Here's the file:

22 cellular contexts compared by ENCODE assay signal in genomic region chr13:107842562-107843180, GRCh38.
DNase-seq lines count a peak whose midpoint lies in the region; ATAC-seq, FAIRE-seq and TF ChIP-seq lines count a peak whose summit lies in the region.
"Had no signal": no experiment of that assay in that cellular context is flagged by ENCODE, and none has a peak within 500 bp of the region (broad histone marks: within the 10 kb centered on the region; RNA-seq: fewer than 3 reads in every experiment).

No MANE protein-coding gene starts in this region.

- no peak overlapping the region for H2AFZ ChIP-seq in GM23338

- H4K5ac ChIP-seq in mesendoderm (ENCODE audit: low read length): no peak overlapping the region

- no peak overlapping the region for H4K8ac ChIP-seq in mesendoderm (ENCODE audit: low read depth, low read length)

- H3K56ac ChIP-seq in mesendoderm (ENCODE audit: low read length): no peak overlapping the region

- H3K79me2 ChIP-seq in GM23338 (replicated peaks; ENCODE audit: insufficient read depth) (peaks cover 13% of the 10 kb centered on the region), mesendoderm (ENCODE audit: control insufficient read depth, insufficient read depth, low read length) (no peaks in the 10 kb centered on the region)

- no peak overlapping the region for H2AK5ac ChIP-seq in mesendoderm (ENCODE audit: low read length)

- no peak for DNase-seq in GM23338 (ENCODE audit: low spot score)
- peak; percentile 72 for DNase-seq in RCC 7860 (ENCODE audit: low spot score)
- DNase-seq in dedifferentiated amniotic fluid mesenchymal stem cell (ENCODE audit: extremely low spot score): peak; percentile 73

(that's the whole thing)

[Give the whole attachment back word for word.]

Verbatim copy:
22 cellular contexts compared by ENCODE assay signal in genomic region chr13:107842562-107843180, GRCh38.
DNase-seq lines count a peak whose midpoint lies in the region; ATAC-seq, FAIRE-seq and TF ChIP-seq lines count a peak whose summit lies in the region.
"Had no signal": no experiment of that assay in that cellular context is flagged by ENCODE, and none has a peak within 500 bp of the region (broad histone marks: within the 10 kb centered on the region; RNA-seq: fewer than 3 reads in every experiment).

No MANE protein-coding gene starts in this region.

- no peak overlapping the region for H2AFZ ChIP-seq in GM23338

- H4K5ac ChIP-seq in mesendoderm (ENCODE audit: low read length): no peak overlapping the region

- no peak overlapping the region for H4K8ac ChIP-seq in mesendoderm (ENCODE audit: low read depth, low read length)

- H3K56ac ChIP-seq in mesendoderm (ENCODE audit: low read length): no peak overlapping the region

- H3K79me2 ChIP-seq in GM23338 (replicated peaks; ENCODE audit: insufficient read depth) (peaks cover 13% of the 10 kb centered on the region), mesendoderm (ENCODE audit: control insufficient read depth, insufficient read depth, low read length) (no peaks in the 10 kb centered on the region)

- no peak overlapping the region for H2AK5ac ChIP-seq in mesendoderm (ENCODE audit: low read length)

- no peak for DNase-seq in GM23338 (ENCODE audit: low spot score)
- peak; percentile 72 for DNase-seq in RCC 7860 (ENCODE audit: low spot score)
- DNase-seq in dedifferentiated amniotic fluid mesenchymal stem cell (ENCODE audit: extremely low spot score): peak; percentile 73